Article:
Daines Barrington, an English lawyer, antiquary, and naturalist, died Mar. 14, 1800; his birthdate was not recorded. If Barrington is known at all, it is because he was the recipient of some 66 letters from the noted naturalist Gilbert White, letters than ended up in White’s Natural History of Selborne (second image). We profiled White in this space not quite two years ago; his Natural History of Selborne, first published in 1789, is the all-time best seller of all English works of natural history and has brought Barrington a kind of indirect immortality that he probably never envisioned as a mere letter recipient.
But Barrington has another claim to fame, known to musicologists, but not to most of the rest of us. In 1769, he wrote an account of an encounter with a young Austrian musical prodigy whom he had seen in England, and he published that account in the oddest of places, the Philosophical Transactions of the Royal Society of London, the world’s oldest scientific journal (third image). The young musician was Wolfgang Amadeus Mozart.
Mozart and his father Leopold were on a concert tour in England in 1765 when Barrington was invited to the residence at which they were staying. Mozart was nine years old at the time. Barrington had heard of the precocious youngster and had seen him in concert, and so when asked to visit, he came prepared – he brought sheet music for a duet, written by a friend and unknown to Mozart, which had two vocal parts and three string parts, written in three different clefs, one of them a seldom-used counter-tenor clef. Barrington describes in his review how Wolfgang placed the music on the harpsichord and proceeded to play the three string parts and sing the upper voice flawlessly, leaving it to his father to sing the lower part, not so flawlessly. Barrington points out how difficult this is, to sight-read three different clefs at one time – he says it is like trying to read Greek, Hebrew, and Etruscan at the same time. Some have wondered, Barrington goes on, whether Mozart might be much older than his appearance suggests, to be capable of such musical miracles. Such suspicions were laid to rest, at least for Barrington, when, during a lull in the festivities, Mozart ran about the room “with a stick between his legs by way of a horse.”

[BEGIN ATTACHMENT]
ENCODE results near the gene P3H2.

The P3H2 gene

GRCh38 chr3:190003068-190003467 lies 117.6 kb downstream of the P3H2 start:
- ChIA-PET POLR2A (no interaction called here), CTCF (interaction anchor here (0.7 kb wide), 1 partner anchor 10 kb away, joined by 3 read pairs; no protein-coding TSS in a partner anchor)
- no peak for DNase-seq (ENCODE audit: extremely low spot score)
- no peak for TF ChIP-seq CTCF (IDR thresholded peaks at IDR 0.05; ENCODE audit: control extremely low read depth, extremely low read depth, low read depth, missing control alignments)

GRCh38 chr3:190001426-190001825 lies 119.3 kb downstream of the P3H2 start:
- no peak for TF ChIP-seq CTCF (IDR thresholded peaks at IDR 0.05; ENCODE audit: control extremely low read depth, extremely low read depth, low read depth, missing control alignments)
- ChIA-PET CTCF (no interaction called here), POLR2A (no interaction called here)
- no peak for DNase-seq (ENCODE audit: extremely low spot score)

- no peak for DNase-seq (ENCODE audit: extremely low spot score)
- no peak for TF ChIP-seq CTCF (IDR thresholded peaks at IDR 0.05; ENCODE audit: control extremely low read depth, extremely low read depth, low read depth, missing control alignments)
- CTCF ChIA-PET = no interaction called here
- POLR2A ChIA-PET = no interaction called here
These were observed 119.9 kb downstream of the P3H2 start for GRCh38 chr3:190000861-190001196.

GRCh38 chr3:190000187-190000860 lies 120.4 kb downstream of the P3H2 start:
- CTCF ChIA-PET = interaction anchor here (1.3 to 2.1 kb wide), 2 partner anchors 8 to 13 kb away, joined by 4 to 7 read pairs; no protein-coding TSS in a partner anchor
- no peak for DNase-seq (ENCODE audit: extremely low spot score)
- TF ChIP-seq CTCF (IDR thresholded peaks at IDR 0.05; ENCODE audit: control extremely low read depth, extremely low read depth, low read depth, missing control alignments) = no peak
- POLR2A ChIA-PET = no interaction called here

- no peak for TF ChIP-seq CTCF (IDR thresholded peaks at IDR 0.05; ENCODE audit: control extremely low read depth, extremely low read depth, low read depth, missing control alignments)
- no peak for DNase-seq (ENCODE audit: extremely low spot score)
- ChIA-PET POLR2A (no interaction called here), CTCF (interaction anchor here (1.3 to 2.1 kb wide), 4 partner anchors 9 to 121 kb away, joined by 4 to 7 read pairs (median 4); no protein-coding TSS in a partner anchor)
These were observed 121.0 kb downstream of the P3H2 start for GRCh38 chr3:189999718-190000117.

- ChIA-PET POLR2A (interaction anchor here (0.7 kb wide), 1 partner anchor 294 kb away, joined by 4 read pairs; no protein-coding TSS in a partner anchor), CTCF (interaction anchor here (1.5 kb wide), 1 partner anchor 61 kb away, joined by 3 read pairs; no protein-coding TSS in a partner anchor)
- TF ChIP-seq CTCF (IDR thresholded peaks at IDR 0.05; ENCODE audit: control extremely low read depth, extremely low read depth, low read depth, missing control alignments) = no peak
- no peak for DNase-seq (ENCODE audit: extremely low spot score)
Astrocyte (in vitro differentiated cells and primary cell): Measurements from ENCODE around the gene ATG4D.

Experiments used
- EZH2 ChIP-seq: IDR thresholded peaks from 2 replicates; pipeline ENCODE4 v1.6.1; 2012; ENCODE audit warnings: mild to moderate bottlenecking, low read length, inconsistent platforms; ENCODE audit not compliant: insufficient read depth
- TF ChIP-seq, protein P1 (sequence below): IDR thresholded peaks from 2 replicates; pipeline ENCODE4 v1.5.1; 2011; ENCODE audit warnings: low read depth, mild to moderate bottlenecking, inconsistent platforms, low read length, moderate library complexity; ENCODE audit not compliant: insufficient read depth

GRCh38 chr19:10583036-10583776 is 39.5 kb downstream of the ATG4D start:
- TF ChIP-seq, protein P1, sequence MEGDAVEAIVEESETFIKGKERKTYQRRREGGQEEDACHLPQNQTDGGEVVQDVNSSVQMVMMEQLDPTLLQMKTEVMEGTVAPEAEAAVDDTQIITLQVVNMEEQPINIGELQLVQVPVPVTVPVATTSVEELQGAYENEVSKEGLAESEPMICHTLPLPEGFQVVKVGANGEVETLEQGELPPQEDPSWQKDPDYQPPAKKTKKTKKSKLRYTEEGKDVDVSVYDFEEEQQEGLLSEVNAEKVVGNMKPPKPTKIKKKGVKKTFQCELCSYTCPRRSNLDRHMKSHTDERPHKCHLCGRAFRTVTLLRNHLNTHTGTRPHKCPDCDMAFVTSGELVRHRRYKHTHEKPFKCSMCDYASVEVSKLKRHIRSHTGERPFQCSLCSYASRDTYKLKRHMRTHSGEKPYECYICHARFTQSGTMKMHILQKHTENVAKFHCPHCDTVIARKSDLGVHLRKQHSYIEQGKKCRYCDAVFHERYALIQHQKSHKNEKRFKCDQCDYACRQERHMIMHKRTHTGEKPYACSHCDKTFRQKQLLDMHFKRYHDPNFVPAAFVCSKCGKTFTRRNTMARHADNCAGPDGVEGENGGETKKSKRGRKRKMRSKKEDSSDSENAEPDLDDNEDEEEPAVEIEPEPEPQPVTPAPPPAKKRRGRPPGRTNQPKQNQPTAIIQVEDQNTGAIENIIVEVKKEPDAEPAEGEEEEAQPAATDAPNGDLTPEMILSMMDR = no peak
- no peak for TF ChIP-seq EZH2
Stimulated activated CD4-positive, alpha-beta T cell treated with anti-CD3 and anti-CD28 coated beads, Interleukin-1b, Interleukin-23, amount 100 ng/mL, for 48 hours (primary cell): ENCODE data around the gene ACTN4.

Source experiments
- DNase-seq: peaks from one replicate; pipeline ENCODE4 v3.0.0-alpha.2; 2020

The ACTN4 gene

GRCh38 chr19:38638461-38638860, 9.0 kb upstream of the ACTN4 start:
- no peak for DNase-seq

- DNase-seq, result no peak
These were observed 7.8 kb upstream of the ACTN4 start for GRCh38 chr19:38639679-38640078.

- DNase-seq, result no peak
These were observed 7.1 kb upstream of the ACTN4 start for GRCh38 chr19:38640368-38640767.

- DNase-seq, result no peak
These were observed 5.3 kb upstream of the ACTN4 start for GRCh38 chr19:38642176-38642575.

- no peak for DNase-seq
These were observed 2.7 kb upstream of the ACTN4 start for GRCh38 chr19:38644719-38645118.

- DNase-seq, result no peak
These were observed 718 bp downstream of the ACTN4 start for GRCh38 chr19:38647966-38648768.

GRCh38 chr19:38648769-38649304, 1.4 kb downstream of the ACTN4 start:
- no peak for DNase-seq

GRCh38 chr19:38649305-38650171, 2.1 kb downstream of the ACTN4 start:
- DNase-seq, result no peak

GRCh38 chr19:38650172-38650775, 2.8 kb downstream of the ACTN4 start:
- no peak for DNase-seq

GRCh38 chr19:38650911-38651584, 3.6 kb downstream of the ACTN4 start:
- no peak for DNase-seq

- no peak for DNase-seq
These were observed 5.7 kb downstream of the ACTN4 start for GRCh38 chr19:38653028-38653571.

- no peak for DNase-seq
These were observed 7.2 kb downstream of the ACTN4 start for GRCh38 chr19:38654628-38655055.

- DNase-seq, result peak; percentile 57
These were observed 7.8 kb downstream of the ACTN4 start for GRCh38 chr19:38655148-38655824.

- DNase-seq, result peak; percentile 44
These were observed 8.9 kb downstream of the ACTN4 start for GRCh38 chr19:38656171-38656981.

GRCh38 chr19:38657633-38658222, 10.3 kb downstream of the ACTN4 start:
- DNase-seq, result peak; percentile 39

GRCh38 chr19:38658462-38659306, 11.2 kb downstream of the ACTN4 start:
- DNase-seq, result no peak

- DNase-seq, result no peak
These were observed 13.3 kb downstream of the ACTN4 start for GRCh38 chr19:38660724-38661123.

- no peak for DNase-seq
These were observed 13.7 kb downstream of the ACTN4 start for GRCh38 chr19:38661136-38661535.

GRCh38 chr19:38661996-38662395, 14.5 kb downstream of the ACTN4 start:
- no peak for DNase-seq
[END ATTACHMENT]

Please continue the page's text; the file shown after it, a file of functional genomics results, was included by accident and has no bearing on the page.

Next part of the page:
There is a poignant note in the last paragraph of Barrington’s review, after he has discussed the precocity of George Frederick Handel: “I am the more glad to state this short comparison between these two early prodigies in music, as it may be hoped that little Mozart may possibly attain to the same advanced years as Handel, contrary to the common observation that such ingenia praecocia are generally short-lived” (fourth image). Barrington’s wish was not to be realized; Mozart died just two years after the Natural History of Selborne was published, and nine years before Barrington himself passed away.
There is a pastel in the Condé Museum that shows the Mozart family on tour in 1763, two years before Barrington’s encounter (first image). The engraved portrait of Barrington (fifth image), made about the time he wrote his review of Mozart, is in the National Portrait Gallery of London.
Dr. William B. Ashworth, Jr., Consultant for the History of Science, Linda Hall Library and Associate Professor, Department of History, University of Missouri-Kansas City. Comments or corrections are welcome; please direct to firstname.lastname@example.org.